High-end CNC machines can't be moved without manufacturers' permission


On Practical Machinst, there's a fascinating thread about the manufacturer's lockdown on a high-priced, high-end Mori Seiki NV5000 A/40 CNC mill. The person who started the thread owns the machine outright, but has discovered that if he moves it at all, a GPS and gyro sensor package in the machine automatically shuts it down and will not allow it to restart until they receive a manufacturer's unlock code.

Effectively, this means that machinists' shops can't rearrange their very expensive, very large tools to improve their workflow from job to job without getting permission from the manufacturer (which can take a month!), even if their own the gear.

According to posts in the thread, many manufacturers have introduced this lockdown feature because their goods have found their way into Iran, violating the embargo. So now these machines can't be moved at all without the manufacturer's knowledge and consent, a situation that the manufacturers have turned into a business-opportunity by using the technology to assist in repossessing machines from delinquent lease-payers -- and requiring permission for privilege of deciding where to place their key capital assets.

I'm interested in the security implications of this. Malware like Stuxnet attacked embedded systems on computerized machines, causing them to malfunction in subtle ways. A subtly weakened or defective part from a big mill like the NV5000 might find its way into a vehicle or a high-speed machine, with disastrous consequences.

And since the mills are designed to be opaque to their owners, and to actively prevent their owners from reverse-engineering them (lest they disable the gyro/GPS), an infection would be nearly impossible to detect. Criminals and saboteurs are a lot less worried about voiding the warranty on your $100K business-asset than you are, and that asymmetry, combined with the mandate for opacity in the operations, presents a serious risk to machine shops and their customers (and their customers' users -- that is, everyone).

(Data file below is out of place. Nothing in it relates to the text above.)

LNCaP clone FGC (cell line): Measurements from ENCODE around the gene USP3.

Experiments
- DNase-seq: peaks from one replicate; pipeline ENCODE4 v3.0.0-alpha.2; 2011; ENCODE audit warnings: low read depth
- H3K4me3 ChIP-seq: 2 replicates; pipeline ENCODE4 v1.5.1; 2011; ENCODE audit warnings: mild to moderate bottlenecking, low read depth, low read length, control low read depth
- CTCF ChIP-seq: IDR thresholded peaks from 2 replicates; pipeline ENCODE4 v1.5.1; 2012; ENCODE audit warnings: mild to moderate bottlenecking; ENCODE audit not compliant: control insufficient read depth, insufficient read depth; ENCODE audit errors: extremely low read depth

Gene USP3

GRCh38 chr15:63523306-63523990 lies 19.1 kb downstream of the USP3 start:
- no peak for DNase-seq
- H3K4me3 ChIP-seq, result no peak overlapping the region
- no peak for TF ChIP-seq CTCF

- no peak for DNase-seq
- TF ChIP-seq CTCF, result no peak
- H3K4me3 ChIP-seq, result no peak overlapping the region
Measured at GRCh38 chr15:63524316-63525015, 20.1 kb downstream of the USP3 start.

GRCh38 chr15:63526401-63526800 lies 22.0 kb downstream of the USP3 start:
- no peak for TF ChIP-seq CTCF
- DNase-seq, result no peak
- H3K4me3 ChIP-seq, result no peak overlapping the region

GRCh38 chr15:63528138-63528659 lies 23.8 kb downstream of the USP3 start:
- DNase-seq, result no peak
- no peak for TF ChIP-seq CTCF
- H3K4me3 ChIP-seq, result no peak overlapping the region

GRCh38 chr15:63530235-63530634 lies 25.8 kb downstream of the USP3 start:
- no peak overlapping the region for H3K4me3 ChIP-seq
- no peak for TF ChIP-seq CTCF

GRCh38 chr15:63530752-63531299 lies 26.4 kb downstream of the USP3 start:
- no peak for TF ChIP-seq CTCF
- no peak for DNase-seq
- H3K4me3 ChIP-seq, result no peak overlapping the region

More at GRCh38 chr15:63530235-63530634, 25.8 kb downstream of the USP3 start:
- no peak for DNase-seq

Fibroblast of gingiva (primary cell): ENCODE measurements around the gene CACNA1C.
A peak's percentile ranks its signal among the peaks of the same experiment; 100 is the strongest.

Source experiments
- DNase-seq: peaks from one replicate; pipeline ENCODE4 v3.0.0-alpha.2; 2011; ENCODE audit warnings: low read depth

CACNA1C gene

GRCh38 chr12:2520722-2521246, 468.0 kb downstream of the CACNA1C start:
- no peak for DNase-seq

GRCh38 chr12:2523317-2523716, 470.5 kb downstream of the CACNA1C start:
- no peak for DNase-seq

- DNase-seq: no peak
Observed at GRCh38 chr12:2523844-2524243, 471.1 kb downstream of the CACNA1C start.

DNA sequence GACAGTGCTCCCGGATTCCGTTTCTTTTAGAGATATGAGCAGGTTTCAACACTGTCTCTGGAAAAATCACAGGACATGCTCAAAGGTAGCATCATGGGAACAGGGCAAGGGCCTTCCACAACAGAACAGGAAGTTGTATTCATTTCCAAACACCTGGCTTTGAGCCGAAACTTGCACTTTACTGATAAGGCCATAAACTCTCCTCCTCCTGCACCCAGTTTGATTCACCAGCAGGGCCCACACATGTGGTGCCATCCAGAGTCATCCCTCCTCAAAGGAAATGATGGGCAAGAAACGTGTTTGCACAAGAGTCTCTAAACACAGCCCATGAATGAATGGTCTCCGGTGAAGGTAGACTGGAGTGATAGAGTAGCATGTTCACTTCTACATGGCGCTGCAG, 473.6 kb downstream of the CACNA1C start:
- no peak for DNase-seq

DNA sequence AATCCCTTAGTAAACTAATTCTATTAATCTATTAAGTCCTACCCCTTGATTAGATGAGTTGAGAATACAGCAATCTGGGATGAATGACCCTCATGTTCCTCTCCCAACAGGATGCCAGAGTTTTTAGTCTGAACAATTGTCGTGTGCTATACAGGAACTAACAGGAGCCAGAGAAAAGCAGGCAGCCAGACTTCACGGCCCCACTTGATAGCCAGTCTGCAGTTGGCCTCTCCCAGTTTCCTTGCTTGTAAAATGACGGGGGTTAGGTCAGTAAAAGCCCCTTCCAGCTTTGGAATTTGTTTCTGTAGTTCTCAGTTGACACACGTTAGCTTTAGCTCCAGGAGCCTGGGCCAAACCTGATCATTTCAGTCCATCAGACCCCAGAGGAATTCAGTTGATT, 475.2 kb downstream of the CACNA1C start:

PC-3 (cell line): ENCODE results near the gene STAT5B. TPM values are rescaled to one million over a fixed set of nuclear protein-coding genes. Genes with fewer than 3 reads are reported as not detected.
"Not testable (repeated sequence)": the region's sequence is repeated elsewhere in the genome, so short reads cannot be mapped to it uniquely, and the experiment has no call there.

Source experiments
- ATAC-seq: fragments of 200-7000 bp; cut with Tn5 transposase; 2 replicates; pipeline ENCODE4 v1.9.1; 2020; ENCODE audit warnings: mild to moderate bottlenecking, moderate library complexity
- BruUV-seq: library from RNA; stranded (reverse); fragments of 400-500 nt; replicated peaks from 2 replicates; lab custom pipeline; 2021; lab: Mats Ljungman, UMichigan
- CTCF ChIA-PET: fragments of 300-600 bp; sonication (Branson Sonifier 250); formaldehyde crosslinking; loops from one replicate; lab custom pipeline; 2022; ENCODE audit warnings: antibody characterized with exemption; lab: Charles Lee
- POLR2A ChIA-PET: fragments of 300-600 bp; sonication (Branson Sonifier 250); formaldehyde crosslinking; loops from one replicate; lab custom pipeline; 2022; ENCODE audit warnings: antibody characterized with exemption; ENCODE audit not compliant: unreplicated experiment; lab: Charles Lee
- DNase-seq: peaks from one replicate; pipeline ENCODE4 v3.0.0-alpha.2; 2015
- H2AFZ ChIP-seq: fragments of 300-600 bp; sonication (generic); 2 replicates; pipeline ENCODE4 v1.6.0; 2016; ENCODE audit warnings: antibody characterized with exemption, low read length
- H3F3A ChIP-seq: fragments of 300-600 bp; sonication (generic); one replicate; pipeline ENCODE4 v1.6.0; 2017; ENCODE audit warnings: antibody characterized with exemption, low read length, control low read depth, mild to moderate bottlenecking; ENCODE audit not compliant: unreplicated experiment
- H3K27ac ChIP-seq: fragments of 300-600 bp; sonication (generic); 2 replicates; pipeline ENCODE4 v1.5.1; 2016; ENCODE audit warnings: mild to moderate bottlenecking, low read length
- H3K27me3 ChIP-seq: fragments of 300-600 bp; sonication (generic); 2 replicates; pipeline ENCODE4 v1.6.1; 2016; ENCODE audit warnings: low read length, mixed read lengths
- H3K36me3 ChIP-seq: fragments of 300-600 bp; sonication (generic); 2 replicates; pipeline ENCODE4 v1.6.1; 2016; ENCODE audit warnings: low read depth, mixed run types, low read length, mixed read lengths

Thread: Mori/Ellison gyroscope unlocking

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  1. shutz says:

    Every owner of such a CNC machine should contact the manufacturer every day (or even more often) to request permission (and an unlock code) to move the machine (even if it's just a couple of feet.)

    Once the manufacturers get annoyed at all the time and money spent in responding to these requests, they might reconsider (and, for example, only disable the machines if they report their location as "somewhere in Iran".)

  2. High-end proprietary CNC machines can't be moved...

    And of course, there's a great "open" response to this - the Mech Mate: http://www.mechmate.com. Hundreds of enthusiasts around the world have built their own CNC machines, presumably without the burden of the "rights management" features that come in the closed versions wink

    I'm a big fan of the MechMate community and my father-in-law has built one of these in his shop over the past few years. Here's a video I took a while back showing the machine in action. http://www.youtube.com/watch?v=lU3-6AapV3I.

    He owns and operates a cabinet making business - woodforyou.net - so he's highly motivated to get this just right. The cost advantages for him are huge.

  3. It's basically an export control issue. Governments want to be able to enforce bans and embargoes, so the companies are required to install such sensor packages. Also, the 1-month issue, as clearly explained in the thread, is about someone having a contract with a terrible service company. The Mfg rep weighed in very quickly with a "call me and I'll have that straightened out for you immediately" post.

    Remember, we're not talking about garden gnomes or 3D printers. These machines are the real thing. Pick the right two, and you can very quickly be up and producing 50-100 machine guns a day. Real ones, not plastic zip guns. Or pump impellers for uranium enrichment plants, or nuclear weapon components, you name it.